2001. Unemployment for September 2012 was 5.7%, well below the U.S. rate of 7.8%
for the month.
Personal income growth has outpaced the nation for most of the last decade, and
2011 per capita personal income equals 103% of the U.S. level. Hawaii ranks 18th
among the states by this measure.
DEBT AND OTHER LONG-TERM LIABILITIES
Hawaii's government is highly centralized, and the state is responsible for many
functions, such as K-12 education, normally handled at the local level. Largely
as a result of this structure, debt is high for a U.S. state and expected to
remain so. As of July 1, 2012, net tax-supported debt totaled approximately $5.5
billion, which equates to 9.4% of 2011 personal income. Principal is retired at
a rapid pace, with 66% repaid in 10 years. The vast majority of the state's debt
is in the form of general obligation bonds.
Despite a history of funding an actuarially calculated annual required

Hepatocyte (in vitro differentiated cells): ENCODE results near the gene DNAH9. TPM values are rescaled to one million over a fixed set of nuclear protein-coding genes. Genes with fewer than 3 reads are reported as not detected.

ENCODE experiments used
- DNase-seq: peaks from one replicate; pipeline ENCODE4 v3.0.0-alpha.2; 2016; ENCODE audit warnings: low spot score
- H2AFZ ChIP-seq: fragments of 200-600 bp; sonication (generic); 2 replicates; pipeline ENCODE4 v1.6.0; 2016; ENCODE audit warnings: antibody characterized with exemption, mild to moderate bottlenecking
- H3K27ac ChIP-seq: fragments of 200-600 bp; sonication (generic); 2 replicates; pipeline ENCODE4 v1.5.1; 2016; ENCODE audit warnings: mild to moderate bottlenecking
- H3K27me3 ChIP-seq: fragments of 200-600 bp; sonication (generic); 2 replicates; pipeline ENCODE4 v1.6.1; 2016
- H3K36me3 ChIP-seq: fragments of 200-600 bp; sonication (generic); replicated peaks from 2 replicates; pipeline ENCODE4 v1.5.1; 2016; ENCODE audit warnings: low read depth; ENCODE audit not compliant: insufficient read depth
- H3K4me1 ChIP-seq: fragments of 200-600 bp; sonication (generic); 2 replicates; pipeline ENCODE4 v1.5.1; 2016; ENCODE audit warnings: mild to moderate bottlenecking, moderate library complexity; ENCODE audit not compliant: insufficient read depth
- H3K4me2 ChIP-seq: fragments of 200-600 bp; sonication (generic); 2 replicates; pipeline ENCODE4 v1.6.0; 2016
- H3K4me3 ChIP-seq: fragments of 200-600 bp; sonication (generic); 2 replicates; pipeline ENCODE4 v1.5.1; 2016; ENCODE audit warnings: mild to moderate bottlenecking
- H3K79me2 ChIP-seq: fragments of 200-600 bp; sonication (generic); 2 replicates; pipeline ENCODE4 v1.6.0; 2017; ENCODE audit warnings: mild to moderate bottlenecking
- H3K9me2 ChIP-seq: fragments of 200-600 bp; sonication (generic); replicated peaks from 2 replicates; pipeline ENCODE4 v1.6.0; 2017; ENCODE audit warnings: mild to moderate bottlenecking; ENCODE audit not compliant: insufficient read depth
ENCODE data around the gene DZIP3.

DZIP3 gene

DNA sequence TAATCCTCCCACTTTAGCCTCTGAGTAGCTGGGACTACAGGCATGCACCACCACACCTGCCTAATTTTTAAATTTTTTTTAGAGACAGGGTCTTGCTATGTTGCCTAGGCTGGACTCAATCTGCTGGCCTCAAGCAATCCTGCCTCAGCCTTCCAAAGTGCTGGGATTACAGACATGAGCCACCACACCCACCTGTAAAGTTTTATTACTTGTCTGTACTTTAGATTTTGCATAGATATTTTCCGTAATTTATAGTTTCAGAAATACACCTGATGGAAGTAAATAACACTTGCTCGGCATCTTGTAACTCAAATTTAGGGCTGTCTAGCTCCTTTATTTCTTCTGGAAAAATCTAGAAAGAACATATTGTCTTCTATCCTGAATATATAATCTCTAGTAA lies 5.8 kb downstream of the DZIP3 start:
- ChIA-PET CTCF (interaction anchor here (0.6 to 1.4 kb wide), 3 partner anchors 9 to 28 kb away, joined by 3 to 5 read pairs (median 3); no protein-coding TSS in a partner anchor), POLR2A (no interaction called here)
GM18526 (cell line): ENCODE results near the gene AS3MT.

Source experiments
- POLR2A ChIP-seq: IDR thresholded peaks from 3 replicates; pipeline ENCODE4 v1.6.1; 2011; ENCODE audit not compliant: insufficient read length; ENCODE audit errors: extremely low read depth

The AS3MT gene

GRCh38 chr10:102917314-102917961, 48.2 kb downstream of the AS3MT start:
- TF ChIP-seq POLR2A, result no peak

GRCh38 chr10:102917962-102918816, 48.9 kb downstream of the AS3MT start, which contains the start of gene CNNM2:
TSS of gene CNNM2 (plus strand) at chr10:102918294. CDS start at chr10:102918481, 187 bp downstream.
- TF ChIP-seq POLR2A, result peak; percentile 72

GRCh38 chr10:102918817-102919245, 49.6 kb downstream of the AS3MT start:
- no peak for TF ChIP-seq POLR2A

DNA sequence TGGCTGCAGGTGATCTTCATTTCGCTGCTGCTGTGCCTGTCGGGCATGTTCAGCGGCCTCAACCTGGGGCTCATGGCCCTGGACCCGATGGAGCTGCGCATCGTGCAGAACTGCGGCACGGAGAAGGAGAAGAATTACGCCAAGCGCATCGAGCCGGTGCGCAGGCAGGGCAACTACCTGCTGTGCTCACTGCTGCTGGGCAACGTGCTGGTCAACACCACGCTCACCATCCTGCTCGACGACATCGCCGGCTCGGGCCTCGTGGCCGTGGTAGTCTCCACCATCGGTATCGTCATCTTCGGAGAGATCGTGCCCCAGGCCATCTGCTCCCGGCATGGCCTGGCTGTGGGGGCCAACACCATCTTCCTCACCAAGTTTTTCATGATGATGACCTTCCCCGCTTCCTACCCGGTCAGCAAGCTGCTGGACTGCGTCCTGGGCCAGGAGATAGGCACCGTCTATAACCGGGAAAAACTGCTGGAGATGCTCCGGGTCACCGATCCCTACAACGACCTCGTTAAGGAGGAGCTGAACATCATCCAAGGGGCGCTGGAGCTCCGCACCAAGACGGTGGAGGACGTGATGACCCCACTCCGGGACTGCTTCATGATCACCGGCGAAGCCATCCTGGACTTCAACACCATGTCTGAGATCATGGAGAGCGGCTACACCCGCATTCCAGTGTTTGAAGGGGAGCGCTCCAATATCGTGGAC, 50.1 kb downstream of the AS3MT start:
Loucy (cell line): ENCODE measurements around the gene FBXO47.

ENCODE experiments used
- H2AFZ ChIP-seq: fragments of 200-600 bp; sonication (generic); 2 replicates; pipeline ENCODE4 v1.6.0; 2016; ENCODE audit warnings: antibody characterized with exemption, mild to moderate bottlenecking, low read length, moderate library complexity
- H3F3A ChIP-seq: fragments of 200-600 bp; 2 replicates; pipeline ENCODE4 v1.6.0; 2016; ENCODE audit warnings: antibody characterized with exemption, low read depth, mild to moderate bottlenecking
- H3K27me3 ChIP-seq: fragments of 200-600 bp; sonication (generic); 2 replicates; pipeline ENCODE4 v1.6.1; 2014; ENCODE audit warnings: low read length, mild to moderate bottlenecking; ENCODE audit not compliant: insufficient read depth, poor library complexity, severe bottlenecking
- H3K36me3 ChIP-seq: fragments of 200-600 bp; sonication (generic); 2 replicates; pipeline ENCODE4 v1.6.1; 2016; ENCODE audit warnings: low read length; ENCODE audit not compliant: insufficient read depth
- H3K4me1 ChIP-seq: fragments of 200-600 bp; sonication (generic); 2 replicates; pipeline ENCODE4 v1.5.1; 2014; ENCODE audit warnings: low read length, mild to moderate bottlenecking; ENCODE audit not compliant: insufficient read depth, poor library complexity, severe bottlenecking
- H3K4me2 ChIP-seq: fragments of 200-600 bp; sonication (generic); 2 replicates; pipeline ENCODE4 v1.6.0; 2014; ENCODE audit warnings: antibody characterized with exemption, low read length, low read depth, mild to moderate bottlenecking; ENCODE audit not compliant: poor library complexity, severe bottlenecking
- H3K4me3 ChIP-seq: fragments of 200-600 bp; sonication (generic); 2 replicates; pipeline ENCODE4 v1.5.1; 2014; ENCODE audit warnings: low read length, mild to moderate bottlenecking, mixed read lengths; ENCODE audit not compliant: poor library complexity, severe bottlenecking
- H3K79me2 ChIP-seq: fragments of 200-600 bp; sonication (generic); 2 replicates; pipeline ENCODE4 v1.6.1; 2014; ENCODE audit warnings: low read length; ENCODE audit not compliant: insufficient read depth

contribution, funding levels for Hawaii's pension system remain weak. Using
Fitch's 7% discount rate assumption rather than the 7.75% used by the system,
the statewide employees retirement plan is 55% funded. Fitch notes that the
state has passed legislative changes, including changes to the benefit structure
and increased employee contributions that are designed to limit the growth in
On a combined basis, the burden of net tax-supported debt and adjusted unfunded
pension obligations in Hawaii is almost four times the median for states rated
by Fitch. The state's OPEB obligations are also large, and the state has
indicated its intent to undertake reform efforts in this area in the near term.